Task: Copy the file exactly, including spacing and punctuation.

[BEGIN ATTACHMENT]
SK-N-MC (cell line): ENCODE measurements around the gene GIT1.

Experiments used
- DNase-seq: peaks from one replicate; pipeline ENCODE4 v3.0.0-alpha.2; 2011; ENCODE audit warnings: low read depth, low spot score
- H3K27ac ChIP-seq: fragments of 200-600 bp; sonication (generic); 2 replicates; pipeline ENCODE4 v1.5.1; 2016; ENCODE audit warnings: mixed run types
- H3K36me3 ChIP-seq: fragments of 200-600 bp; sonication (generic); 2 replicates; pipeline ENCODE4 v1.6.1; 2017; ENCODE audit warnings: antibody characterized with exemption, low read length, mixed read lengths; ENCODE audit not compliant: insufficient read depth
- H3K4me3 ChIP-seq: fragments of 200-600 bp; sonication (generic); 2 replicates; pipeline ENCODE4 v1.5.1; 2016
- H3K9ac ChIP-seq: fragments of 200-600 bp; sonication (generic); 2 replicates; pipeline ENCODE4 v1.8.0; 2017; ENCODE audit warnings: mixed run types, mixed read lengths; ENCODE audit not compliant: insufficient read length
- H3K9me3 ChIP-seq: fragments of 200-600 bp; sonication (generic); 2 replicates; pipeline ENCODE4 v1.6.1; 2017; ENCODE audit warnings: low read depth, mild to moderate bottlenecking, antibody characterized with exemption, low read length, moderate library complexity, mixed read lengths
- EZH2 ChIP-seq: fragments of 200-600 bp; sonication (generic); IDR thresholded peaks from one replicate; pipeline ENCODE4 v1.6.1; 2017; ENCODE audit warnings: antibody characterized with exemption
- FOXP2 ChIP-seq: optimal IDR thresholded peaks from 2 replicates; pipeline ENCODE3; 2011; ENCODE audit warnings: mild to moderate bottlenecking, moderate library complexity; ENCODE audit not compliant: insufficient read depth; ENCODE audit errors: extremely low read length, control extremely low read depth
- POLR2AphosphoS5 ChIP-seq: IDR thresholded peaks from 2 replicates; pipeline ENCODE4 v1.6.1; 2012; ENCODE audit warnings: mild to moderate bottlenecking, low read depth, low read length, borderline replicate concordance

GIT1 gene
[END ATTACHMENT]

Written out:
SK-N-MC (cell line): ENCODE measurements around the gene GIT1.

Experiments used
- DNase-seq: peaks from one replicate; pipeline ENCODE4 v3.0.0-alpha.2; 2011; ENCODE audit warnings: low read depth, low spot score
- H3K27ac ChIP-seq: fragments of 200-600 bp; sonication (generic); 2 replicates; pipeline ENCODE4 v1.5.1; 2016; ENCODE audit warnings: mixed run types
- H3K36me3 ChIP-seq: fragments of 200-600 bp; sonication (generic); 2 replicates; pipeline ENCODE4 v1.6.1; 2017; ENCODE audit warnings: antibody characterized with exemption, low read length, mixed read lengths; ENCODE audit not compliant: insufficient read depth
- H3K4me3 ChIP-seq: fragments of 200-600 bp; sonication (generic); 2 replicates; pipeline ENCODE4 v1.5.1; 2016
- H3K9ac ChIP-seq: fragments of 200-600 bp; sonication (generic); 2 replicates; pipeline ENCODE4 v1.8.0; 2017; ENCODE audit warnings: mixed run types, mixed read lengths; ENCODE audit not compliant: insufficient read length
- H3K9me3 ChIP-seq: fragments of 200-600 bp; sonication (generic); 2 replicates; pipeline ENCODE4 v1.6.1; 2017; ENCODE audit warnings: low read depth, mild to moderate bottlenecking, antibody characterized with exemption, low read length, moderate library complexity, mixed read lengths
- EZH2 ChIP-seq: fragments of 200-600 bp; sonication (generic); IDR thresholded peaks from one replicate; pipeline ENCODE4 v1.6.1; 2017; ENCODE audit warnings: antibody characterized with exemption
- FOXP2 ChIP-seq: optimal IDR thresholded peaks from 2 replicates; pipeline ENCODE3; 2011; ENCODE audit warnings: mild to moderate bottlenecking, moderate library complexity; ENCODE audit not compliant: insufficient read depth; ENCODE audit errors: extremely low read length, control extremely low read depth
- POLR2AphosphoS5 ChIP-seq: IDR thresholded peaks from 2 replicates; pipeline ENCODE4 v1.6.1; 2012; ENCODE audit warnings: mild to moderate bottlenecking, low read depth, low read length, borderline replicate concordance

GIT1 gene